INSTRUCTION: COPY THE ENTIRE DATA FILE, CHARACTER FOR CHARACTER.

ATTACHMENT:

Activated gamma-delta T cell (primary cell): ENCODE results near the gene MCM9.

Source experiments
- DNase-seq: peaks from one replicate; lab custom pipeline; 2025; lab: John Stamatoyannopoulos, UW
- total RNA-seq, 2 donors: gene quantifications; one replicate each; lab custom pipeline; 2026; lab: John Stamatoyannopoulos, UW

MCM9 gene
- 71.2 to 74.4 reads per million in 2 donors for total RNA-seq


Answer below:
Activated gamma-delta T cell (primary cell): ENCODE results near the gene MCM9.

Source experiments
- DNase-seq: peaks from one replicate; lab custom pipeline; 2025; lab: John Stamatoyannopoulos, UW
- total RNA-seq, 2 donors: gene quantifications; one replicate each; lab custom pipeline; 2026; lab: John Stamatoyannopoulos, UW

MCM9 gene
- 71.2 to 74.4 reads per million in 2 donors for total RNA-seq